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Discussion of the landlord's character, Ship Inn

Source: Cardigan Observer 18 Sept 1897       Date: 1897
Copyright:       Type: Newspaper

CASE AGAINST THE SHIP INN, ABERPORTH. Deputy Chief Constable Williams, who appeared to conduct the case on behalf of the police, after stating briefly the grounds of objection, called on the police officer stationed at the village to give evidence. P.C. Davies said that he had, at the request of the Chief Constable, cautioned the landlord, Capt. ¡ David Jones, that the renewal of his licence would be opposed. He replied, I don't care. I shall be better off. I shall leave the house, and go to sea again." The landlord and his wife drank to excess occasionally. To his knowledge there had been continual rows in the house between him and his wife. Cross-examined by Mr W. E. George, New- castle-Emlyn, who appeared on benalf of the applicant, the officer stated that he had been stationed at Aberporth three years and a half, and had no occasion to summon the landlord of the Ship." At all events, he had not been summoned, though he should have been. Capt. Jones had held the licence for seven years. There had been no complaint against the house before, though it had been in existence for many years. The conduct of the landlord had improved during the present year, but there were general complaints against the way the house was being con- ducted. Mr George objected to the use of the word general," as specific charges should be brought. He wished the officer to name persons who had complained to him, and thus prove the charges. The officer did not think it prudent to do so, as they were private persons. Mr George contended that, according to a case decided on in the Higher Courts, the police were obliged to disclose the place they were in hiding when watching a public house. That, he thought, applied in the present case. The Magistrates' Clerk ruled that it did not, and if sources of police information were disclosed in open court, the channel of information would be closed. He would advise the Magistrates not to press for names. Cross-examination continued He had seen the applicant not in a fit state to conduct the business. He had reported the case three or four times to his superior officer during the year. He had seen the landlord and wife in the same state, and had cautioned them. Capt. Jones was respected in the village, and had held responsible positions at sea. Mr George, on behalf of the applicant, pointed out that the charges preferred were not of a serious nature only overstepping the bounds occasionally, as publicans were prone to do-otherwise the police would have taken steps to punish him for the alleged offences. With the object of showing how trivial the offences were, and how the applicant stood in the estimation of his neighbours, he produced an address to the bench, stating that Capt Jones was a fit and proper person to conduct the Ship Inn, and signed by men of position and influence, such as Messrs Joshua Hughes, C.C., Thomas Thomas, Plas Evan Williams, Ffynon- fair Rev. R. Berriman, &c. He was aware that the Magistrates were invested with power to refuse the renewal of the licence, but that would have to be done judicially; and as there had been no con- viction in the present case, he hoped the licence would be renewed for the ensuing year, so as to give an opportunity for the landlord to conduct the house as it should be. The Bench having deliberated for some time, and the public re-admitted, the Chairman stated that they had given the application and objection their fullest consideration, and had been led to take a lenient view because the police had not thought proper to prosecute when the alleged offences took place. The licence would be renewed for the ensuing year and the bench hoped that the police would, whenever the landlord or his wife would be found in an intoxicated state, summon them for the offence. If such a charge would be brought against them a renewal of the licence would be refused.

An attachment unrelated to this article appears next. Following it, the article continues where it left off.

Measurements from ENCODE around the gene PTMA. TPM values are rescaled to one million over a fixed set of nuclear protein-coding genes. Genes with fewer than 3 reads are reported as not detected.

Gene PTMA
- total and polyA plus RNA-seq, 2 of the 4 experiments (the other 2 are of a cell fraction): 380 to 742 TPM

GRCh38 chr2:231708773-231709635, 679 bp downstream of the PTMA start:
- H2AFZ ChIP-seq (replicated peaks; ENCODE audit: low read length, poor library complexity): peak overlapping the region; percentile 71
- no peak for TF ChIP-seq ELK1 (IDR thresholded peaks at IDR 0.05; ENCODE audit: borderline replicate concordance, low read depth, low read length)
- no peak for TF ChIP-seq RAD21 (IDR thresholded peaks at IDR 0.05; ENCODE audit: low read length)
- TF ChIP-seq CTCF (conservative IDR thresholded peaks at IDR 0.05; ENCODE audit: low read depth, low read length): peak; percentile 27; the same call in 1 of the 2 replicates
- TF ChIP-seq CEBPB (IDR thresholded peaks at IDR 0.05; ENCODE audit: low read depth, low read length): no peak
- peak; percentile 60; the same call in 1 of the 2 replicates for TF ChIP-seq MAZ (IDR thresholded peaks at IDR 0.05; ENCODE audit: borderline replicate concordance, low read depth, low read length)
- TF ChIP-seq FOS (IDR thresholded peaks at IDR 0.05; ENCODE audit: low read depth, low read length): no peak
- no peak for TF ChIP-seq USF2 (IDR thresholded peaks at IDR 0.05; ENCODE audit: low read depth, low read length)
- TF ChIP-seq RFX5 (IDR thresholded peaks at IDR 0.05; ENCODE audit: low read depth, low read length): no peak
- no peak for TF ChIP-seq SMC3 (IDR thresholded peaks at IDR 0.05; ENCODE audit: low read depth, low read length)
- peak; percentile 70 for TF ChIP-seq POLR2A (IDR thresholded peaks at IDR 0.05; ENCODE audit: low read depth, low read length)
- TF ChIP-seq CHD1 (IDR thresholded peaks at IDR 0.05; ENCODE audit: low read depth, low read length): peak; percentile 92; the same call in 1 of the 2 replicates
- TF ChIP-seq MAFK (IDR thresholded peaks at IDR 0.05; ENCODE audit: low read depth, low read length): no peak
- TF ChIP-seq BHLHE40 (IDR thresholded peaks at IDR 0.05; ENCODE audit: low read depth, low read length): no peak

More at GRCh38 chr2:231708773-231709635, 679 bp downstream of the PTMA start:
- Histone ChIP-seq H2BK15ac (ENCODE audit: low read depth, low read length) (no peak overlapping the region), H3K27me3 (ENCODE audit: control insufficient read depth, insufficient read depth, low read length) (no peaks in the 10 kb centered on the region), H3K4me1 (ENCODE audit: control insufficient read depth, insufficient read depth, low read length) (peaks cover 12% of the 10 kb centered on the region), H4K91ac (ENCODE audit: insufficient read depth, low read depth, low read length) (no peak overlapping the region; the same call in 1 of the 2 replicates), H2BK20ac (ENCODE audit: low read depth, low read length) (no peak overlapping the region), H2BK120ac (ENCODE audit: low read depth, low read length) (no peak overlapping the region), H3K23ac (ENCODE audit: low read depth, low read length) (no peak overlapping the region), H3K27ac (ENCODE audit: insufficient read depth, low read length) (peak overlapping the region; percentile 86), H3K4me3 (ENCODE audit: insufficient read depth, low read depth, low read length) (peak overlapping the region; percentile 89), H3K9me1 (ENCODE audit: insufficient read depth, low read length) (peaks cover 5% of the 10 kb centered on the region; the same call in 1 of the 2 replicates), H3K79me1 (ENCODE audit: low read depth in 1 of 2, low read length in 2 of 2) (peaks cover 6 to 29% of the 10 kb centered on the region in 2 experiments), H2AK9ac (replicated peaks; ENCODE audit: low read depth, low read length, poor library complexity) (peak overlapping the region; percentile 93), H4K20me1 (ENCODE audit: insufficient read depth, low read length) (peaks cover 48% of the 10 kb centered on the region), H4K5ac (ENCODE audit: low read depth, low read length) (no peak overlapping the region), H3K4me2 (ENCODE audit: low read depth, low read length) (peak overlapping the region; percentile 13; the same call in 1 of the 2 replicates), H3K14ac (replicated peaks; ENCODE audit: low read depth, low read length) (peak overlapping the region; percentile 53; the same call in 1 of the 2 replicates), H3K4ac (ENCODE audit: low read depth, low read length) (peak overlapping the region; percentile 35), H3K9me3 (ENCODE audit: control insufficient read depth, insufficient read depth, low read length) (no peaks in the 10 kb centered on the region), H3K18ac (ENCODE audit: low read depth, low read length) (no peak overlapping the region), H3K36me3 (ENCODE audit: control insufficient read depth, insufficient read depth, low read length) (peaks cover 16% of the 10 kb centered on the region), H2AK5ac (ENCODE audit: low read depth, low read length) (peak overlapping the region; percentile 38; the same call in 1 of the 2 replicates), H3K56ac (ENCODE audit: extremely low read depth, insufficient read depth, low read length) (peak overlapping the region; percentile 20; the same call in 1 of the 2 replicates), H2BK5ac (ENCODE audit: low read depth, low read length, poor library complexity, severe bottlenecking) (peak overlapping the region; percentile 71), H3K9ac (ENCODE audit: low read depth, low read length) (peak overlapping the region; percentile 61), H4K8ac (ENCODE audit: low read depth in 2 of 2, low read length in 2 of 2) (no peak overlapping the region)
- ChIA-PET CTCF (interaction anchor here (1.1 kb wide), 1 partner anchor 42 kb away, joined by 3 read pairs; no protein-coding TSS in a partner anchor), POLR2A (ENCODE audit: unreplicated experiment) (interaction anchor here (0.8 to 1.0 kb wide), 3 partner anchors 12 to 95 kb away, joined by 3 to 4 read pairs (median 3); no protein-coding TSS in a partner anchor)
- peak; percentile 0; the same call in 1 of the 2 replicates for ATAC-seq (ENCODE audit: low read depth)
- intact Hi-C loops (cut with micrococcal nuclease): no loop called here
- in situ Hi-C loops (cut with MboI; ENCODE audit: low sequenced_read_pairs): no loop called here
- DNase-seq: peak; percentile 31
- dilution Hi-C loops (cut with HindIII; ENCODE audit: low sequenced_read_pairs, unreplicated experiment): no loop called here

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Ship Inn , Aberporth